What's the Most Helpful Writing Advice You've Read This Year?

This week marks the 2nd anniversary of There Are No Rules!

To celebrate, I’m giving away a Writer’s Digest VIP package and the option to attend the September Editors’ Intensive for a free 50-page critique and appointment with yours truly. (Read fine print below, please!)

If you’d like to participate, then all you have to do is comment on THIS post, and answer one of these two questions:

  • What’s the most helpful writing advice you’ve read online in the past year? (You must provide a link to the advice.)
  • What advice or instruction have you been searching for online, but haven’t been able to find? (Please elaborate as much as possible.)

On April 5 at noon EST, I’ll choose a winner (from eligible comments) at random (using Random.org) and post news of the winner on this blog, as well as on Twitter.

Fine Print

  1. Click here for information about the Writer’s Digest VIP program. If you’re already a subscriber to Writer’s Digest magazine or WritersMarket.com,  it will extend your subscriptions for a year. If you’re already a VIP, you’ll receive a free VIP renewal.
  2. Click here for information about the Writer’s Digest Editors’ Intensives in Cincinnati at our headquarters. If you choose to attend, you’ll receive free registration and an appointment with me to discuss the first 50 pages of your work. Travel, lodging, and any other costs associated with your attendance are not included in this prize.

Photo credit: kazeeee

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24 thoughts on “What's the Most Helpful Writing Advice You've Read This Year?

  1. Lydia Houghton

    I stumbled across Katie Ganshert’s blog recently http://katieganshert.blogspot.com/ where I found some wonderful information on writing and her personal journey. She not only accumulates writing tips and techniques from other sources, but also includes examples of her own struggles and use of the techniques. It has been a fabulous source of information and inspiration since discovering it.

  2. Janice Hussein

    Bob Mayer’s website on the "Writing Tips" webpage has numerous free tips for authors, with 16 free PDF downloads, covering Mistakes and solutions, as well as on your ideas for novels, goal-setting for writers/authors, and Point of view.

    The most helpful piece of advice I’ve found, for writers: the Conflict Lock.
    On Bob Mayer’s "Writing Tips" webpage:
    http://www.bobmayer.org/index.php?id=28
    His website is full of valuable information for writers, especially about how to go from writer to published author, and about the publishing business itself, which most websites don’t address. Bob Mayer gives you free tips about the writer/author in the publishing world, with discussions about various issues and possible stumbling blocks, part of the Warrior Writer program.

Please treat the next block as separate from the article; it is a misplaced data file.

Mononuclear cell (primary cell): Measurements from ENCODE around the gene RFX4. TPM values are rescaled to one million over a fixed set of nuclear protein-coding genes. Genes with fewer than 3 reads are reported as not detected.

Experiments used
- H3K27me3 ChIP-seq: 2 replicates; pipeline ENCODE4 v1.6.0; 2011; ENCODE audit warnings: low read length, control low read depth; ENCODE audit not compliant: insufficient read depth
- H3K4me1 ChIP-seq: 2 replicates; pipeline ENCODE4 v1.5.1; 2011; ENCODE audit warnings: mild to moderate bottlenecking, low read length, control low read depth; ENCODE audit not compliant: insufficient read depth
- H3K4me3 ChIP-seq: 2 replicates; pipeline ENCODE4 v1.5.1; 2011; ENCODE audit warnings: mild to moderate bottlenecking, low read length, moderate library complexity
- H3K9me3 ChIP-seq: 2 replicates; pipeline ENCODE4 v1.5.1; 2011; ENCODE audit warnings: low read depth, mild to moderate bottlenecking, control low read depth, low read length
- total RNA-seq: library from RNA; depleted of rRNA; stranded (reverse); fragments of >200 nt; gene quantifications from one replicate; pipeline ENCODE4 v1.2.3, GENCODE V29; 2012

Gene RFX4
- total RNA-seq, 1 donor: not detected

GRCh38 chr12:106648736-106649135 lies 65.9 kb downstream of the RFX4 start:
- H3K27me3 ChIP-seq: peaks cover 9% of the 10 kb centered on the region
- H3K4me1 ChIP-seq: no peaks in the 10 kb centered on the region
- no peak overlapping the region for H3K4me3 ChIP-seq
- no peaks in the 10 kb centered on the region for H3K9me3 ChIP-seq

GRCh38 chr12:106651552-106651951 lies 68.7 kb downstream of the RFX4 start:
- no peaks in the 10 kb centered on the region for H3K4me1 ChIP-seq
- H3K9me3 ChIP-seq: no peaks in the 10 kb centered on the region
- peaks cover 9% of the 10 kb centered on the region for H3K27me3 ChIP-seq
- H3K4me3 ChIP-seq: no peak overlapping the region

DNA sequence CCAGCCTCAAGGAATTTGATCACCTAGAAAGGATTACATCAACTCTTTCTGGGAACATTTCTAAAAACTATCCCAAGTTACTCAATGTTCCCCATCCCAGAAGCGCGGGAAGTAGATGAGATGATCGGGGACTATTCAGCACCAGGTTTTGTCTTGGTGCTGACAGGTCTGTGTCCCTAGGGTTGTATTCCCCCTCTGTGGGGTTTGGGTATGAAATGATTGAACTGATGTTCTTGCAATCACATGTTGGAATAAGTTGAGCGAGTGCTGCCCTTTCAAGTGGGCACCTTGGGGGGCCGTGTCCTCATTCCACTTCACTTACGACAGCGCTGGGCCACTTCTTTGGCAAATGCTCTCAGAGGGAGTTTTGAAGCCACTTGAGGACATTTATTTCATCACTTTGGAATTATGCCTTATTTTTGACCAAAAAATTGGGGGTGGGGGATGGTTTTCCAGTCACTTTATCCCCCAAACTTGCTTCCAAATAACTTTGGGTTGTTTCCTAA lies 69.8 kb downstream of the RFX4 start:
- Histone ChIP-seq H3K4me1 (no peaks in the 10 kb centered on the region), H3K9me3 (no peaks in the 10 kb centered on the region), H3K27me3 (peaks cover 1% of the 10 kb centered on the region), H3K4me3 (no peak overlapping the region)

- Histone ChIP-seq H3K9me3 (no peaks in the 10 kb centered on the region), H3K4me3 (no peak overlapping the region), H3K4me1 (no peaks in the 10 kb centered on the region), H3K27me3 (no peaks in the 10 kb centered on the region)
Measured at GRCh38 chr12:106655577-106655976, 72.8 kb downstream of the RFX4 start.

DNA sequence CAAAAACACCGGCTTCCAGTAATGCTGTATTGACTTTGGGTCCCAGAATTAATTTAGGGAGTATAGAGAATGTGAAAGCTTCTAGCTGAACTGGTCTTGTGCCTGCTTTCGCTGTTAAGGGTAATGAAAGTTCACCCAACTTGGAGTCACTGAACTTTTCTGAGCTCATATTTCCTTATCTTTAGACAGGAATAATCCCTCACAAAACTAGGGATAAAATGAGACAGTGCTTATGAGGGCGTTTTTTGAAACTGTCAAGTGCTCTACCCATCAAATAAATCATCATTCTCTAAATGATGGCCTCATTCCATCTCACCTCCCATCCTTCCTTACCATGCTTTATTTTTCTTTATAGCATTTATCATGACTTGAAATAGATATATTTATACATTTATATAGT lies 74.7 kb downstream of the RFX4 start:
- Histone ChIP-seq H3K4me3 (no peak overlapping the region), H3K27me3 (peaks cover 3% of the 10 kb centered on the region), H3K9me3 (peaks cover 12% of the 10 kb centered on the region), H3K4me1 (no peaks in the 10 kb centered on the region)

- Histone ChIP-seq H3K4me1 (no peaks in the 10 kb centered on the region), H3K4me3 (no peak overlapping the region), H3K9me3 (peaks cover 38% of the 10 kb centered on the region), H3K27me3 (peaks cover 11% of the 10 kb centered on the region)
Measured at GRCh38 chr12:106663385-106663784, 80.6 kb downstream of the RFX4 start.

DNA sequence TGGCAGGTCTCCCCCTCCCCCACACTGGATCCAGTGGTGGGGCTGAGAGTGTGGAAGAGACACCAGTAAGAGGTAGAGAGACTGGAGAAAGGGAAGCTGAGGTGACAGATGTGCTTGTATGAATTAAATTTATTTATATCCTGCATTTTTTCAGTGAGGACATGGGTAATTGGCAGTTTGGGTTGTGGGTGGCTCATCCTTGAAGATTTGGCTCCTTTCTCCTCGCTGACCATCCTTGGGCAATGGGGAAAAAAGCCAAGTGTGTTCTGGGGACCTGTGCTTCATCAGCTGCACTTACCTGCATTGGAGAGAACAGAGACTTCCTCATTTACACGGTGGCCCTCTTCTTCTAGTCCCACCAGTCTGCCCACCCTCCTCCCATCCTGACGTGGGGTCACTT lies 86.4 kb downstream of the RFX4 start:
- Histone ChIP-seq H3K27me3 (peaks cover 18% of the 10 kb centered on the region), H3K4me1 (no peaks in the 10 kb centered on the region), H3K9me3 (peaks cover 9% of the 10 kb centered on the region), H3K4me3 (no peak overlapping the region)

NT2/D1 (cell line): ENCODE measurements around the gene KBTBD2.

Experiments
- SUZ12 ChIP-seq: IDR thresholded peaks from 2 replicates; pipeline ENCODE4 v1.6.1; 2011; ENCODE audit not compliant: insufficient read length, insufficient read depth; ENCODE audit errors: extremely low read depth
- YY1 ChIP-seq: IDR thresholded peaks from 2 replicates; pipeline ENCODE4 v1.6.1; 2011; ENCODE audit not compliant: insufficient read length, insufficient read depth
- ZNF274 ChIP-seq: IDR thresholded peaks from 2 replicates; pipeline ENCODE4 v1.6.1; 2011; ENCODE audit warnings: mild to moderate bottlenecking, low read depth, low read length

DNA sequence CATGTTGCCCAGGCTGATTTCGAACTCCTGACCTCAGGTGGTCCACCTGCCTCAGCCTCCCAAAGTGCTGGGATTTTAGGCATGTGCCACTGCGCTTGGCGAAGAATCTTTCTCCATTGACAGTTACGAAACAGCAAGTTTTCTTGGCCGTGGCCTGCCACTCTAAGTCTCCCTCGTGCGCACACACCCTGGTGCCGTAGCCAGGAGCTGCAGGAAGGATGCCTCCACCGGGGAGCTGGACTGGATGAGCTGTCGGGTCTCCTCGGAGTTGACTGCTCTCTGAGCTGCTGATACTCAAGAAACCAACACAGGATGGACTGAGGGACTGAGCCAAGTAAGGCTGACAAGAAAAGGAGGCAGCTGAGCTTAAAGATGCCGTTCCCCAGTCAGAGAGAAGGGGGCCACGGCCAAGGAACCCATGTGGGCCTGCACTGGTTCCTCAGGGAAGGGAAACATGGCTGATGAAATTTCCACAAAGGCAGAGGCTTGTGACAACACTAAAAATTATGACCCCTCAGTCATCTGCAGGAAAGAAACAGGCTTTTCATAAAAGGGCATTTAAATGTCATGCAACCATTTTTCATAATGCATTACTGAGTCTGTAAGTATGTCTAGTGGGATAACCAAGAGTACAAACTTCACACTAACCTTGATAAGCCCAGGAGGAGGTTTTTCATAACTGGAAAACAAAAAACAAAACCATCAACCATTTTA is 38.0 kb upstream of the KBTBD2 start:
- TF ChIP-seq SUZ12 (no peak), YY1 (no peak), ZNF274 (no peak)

He also has free YouTube uploads on the Introduction to his Writers Presentation, as well as

    "How to Write the Dreaded Synopsis" and

    "Pitching an Editor/Agent"

    There’s also a link to a radio interview at Yourmilitary.com, with Mr Mayer about how to reach your writing goals, how to become a better writer.

  3. Roni Griffin

    I recently attended a workshop by screenplay consultant Michael Hauge on applying screenplay techniques to novels. The advice was so helpful and the straightforward plotting structure he suggested was wonderful for an avid pantser like myself. Here’s the link to the plotting format: http://www.screenplaymastery.com/structure.htm

    Also, I’ve read a ton of wonderful information from RWA’s archive of workshop/conference handouts that they provide free online. http://www.rwanational.org/cs/2009handouts

  4. Evonne Lack

    I hope this works! I’ve left 3 comments already but none stuck. Not sure what I’m doing wrong but will try again. I have been trying and TRYING to find advice for people who are writing books w/ protagonists (and probable audiences) in late teens / early twenties. I understand this is a "dead zone" and agents don’t want it. I’m aware of St Martins "New Adult" category but also aware that many agents don’t exactly embrace this idea. Thanks!!!!

  5. Heather Faesy

    I started my journey into the writing world just recently. I had always been too scared to put my thoughts and ideas on paper, thinking that I was being silly/crazy/absurd, but I had this story idea that stalked me night and day. It was screaming to be written. I found myself up at 1am writing bits and pieces and the more I wrote, the more that came as the nights progressed. Then I came across this blog post: Making the time to write.

    http://ffnp.blogspot.com/2009/12/making-time-to-write-by-yasmine.html

    I decided it was time to make the jump; it was time to give it a shot. So, I set a monthly word goal for 6 months and started committing myself to the craft. It’s been a wild and crazy journey.